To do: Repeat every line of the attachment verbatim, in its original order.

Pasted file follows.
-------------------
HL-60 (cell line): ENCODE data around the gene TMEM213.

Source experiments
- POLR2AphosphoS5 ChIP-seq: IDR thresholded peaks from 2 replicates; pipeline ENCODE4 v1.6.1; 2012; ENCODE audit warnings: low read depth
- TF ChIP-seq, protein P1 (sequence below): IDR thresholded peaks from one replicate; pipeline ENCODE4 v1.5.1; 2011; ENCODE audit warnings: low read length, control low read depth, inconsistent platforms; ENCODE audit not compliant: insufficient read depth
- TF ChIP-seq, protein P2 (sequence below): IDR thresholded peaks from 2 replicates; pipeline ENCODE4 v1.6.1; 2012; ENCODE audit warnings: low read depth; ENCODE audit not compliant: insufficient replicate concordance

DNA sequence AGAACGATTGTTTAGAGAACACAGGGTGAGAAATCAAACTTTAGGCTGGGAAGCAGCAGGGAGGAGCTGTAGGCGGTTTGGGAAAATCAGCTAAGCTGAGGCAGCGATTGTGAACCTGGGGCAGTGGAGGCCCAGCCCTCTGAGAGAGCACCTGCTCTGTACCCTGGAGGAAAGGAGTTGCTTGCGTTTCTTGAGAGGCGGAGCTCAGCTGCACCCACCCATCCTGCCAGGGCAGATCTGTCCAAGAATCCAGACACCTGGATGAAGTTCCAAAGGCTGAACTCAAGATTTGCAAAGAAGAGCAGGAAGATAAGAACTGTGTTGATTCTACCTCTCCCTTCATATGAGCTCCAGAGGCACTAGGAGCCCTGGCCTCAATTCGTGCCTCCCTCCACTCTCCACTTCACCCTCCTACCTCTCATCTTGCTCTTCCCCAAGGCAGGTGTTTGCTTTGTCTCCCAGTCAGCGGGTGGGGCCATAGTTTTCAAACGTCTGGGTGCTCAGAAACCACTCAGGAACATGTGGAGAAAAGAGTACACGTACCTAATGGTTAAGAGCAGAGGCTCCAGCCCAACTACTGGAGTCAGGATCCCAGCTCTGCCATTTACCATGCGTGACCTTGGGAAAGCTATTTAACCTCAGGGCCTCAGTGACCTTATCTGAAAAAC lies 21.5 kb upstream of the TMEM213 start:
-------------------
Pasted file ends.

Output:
HL-60 (cell line): ENCODE data around the gene TMEM213.

Source experiments
- POLR2AphosphoS5 ChIP-seq: IDR thresholded peaks from 2 replicates; pipeline ENCODE4 v1.6.1; 2012; ENCODE audit warnings: low read depth
- TF ChIP-seq, protein P1 (sequence below): IDR thresholded peaks from one replicate; pipeline ENCODE4 v1.5.1; 2011; ENCODE audit warnings: low read length, control low read depth, inconsistent platforms; ENCODE audit not compliant: insufficient read depth
- TF ChIP-seq, protein P2 (sequence below): IDR thresholded peaks from 2 replicates; pipeline ENCODE4 v1.6.1; 2012; ENCODE audit warnings: low read depth; ENCODE audit not compliant: insufficient replicate concordance

DNA sequence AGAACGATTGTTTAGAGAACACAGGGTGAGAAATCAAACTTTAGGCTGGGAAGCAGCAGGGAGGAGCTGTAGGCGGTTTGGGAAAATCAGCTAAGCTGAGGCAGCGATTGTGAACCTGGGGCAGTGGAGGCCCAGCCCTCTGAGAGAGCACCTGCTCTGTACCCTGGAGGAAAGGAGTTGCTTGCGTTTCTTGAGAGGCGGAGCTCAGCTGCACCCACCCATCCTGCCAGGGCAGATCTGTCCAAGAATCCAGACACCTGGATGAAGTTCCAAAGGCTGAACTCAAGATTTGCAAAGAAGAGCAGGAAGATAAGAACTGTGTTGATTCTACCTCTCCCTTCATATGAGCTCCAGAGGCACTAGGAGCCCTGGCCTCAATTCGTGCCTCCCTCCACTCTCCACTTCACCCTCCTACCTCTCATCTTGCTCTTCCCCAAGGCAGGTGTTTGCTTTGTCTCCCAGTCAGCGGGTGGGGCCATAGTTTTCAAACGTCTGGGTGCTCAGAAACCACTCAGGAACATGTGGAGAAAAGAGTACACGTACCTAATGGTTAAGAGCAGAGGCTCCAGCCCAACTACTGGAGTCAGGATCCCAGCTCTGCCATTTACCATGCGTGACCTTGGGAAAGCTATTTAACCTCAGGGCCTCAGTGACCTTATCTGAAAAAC lies 21.5 kb upstream of the TMEM213 start: